Even if you share offices with colleagues, multicultural factors play a role these days. This means that your employees need to work effectively across different communication styles and cultural backgrounds to achieve business goals. Ikeda is the community coordinator of the East Bay Meditation Center (EBMC) in Oakland, California, which offers meditation and lessons from Buddhist and other wisdom traditions, with a focus on social action, multiculturalism and diverse population groups. “With these agreements, we create structures that are not dependent on personality,” says Ikeda. “They create security for people to develop spiritually and form spiritual friendships and connections with others in this area.” Among the agreements is the willingness to try to do things that may not be what you prefer or are familiar with, not to speak on behalf of the group, to understand the difference between intention and effect, and to use the word “and” instead of “but” to recognize and honor multiple realities. The agreements also require people to refrain from accusing themselves and others, or from being ashamed to “come back” if you tend to talk often, listen carefully, respect the privacy of people in space, and know that you have the right to succeed if you don`t want to speak. “These agreements are based on an understanding of how people of good will, when we come together, will unconsciously replicate forms of domination, oppression and damage in the wider community and society, simply because that is the norm,” Ikeda says, “unless there are interventions, agreements and practices that begin to change this status quo very consciously.” “I started meditating when I was a teenager and I`m now forty-six years old,” says a member of the People of Color Sangha. “I only found my original song when I arrived here about ten years ago. Shahara Godfrey taught a person of color at the front of the room. It was the first time I saw that. At EBMC, every teaching team must have a person of color. It makes a big difference. Just as you want to be respected for characteristic qualities that you can introduce into a group, others do too.?? While different cultures are different, as they show respect (for example.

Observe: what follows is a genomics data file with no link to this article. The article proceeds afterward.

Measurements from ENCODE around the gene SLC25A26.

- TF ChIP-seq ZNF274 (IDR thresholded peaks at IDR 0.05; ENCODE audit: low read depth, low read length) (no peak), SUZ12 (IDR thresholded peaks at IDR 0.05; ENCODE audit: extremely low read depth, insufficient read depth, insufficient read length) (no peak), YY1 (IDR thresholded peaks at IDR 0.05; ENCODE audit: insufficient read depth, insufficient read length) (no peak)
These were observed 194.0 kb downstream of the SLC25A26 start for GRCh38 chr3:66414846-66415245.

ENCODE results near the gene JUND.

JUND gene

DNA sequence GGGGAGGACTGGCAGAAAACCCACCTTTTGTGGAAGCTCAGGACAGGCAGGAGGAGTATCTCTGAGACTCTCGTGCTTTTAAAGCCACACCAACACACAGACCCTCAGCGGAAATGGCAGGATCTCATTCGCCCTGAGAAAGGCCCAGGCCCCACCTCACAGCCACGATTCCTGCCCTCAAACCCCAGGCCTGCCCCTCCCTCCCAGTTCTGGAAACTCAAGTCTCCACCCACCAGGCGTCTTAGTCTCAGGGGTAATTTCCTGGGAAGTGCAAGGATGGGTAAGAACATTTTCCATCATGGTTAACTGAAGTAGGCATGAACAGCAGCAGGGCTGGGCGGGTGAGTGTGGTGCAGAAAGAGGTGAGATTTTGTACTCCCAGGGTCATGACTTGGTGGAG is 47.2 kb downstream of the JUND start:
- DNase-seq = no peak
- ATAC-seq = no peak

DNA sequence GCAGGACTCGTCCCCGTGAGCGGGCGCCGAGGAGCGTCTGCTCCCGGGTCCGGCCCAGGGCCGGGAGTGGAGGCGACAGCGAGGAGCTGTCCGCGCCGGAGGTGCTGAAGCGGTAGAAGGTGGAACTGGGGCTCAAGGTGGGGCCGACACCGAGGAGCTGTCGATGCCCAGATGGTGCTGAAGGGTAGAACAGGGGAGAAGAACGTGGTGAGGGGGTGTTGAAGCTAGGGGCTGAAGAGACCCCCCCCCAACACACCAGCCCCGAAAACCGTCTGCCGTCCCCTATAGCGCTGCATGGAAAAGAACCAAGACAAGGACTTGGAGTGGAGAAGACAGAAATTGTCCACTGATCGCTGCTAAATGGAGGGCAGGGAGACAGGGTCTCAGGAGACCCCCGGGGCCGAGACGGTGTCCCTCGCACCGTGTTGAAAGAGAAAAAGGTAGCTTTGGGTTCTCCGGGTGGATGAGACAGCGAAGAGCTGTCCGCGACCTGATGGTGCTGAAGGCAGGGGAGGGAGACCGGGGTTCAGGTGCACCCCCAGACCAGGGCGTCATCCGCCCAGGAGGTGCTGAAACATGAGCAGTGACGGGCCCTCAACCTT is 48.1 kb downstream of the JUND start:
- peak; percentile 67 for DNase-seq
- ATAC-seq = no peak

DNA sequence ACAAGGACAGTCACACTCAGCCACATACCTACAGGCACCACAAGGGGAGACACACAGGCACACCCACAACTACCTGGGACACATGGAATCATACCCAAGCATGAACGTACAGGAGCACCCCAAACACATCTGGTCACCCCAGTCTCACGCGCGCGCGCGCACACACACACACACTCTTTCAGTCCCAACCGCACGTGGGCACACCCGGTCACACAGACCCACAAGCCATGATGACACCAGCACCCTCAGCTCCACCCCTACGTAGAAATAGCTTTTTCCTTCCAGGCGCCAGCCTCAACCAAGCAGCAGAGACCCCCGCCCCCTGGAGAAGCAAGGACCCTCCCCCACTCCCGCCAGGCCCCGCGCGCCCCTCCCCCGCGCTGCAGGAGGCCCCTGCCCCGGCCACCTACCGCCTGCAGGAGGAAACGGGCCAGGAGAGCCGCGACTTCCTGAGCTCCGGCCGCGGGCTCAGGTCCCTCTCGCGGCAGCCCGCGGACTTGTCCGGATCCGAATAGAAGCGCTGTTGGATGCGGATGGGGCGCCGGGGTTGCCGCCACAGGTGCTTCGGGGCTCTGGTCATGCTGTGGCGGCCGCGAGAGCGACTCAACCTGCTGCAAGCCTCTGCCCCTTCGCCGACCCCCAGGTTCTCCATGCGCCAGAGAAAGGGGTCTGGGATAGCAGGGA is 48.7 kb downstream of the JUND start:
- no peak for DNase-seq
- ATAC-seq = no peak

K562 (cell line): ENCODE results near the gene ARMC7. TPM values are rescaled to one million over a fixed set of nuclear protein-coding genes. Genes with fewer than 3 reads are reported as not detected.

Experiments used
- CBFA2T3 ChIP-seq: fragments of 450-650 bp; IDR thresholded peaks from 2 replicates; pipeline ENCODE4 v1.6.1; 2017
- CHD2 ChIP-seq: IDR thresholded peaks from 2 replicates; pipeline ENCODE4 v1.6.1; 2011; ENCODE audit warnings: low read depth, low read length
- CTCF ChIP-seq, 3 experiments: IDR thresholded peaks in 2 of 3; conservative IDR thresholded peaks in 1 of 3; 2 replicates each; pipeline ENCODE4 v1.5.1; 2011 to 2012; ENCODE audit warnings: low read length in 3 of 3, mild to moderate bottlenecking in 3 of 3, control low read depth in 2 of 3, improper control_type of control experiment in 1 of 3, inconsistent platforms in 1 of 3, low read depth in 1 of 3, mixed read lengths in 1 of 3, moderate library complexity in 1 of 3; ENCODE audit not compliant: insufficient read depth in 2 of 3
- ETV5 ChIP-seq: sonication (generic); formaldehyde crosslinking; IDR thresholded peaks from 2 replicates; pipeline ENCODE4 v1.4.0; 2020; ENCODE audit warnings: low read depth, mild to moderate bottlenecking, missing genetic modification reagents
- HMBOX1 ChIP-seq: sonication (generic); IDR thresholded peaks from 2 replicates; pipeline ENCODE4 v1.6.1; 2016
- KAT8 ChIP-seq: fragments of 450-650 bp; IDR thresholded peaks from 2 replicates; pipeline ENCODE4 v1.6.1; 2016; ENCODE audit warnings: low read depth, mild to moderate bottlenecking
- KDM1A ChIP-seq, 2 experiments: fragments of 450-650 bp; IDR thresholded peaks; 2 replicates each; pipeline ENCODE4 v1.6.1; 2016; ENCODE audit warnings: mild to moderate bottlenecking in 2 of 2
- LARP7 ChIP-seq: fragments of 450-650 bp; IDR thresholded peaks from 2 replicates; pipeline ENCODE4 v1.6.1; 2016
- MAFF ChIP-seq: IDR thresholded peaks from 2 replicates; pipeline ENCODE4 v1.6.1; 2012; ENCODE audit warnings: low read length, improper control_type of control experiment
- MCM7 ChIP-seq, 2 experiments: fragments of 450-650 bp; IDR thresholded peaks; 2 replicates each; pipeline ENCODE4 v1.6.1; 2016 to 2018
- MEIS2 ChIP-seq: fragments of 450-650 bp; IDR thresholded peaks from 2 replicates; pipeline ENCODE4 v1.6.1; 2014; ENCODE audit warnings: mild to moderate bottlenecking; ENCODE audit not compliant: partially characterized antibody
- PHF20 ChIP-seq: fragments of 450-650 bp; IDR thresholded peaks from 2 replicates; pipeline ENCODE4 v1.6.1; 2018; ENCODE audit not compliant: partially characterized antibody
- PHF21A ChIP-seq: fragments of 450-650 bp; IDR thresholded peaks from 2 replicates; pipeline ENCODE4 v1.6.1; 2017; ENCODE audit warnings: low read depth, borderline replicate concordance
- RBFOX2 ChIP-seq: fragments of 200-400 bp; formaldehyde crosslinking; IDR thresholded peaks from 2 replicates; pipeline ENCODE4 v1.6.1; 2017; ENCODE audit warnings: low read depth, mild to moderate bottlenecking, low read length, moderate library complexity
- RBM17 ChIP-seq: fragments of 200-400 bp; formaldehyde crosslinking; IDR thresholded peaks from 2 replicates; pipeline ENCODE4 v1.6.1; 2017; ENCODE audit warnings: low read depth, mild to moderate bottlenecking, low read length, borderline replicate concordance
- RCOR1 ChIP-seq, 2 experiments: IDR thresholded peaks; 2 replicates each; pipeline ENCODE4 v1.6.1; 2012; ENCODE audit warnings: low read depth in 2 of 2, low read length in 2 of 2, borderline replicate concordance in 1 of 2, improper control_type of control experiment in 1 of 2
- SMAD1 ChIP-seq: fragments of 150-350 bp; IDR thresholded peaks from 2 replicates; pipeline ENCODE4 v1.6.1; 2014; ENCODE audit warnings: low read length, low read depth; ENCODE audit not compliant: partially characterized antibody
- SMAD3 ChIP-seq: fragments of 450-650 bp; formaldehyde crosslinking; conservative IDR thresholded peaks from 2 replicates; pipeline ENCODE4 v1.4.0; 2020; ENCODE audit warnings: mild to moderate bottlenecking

B arc in Japan), compliance with these general guidelines should yield positive results: one of EBMC`s most innovative programmes is the White and Awakening in Sangha Program (WAS). Ikeda says this program offers Dharma practice through the lens of liberation, which allows those who are part of the dominant white culture to understand what is needed to practice harmoniously and supporting with colorful men and multiracial people. Try new ideas, perspectives. as well as concepts and experiences different from yours. Be ready to open up to new ground and break through old patterns. Remember, “trying” is not the same as “assuming.” Whether you interact with local or global colleagues, you are always working in an intercultural world. And your biggest challenge in virtual teams is intercultural. It`s a whole new level above the other virtual elements of the team that is always hiding in the background.
In our declining world, companies must adapt to this new era where colleagues from many rich cultures compete and collaborate at the same time. Managers find that cultural differences in their virtual teams pose particular problems and opportunities that were not expected. . . .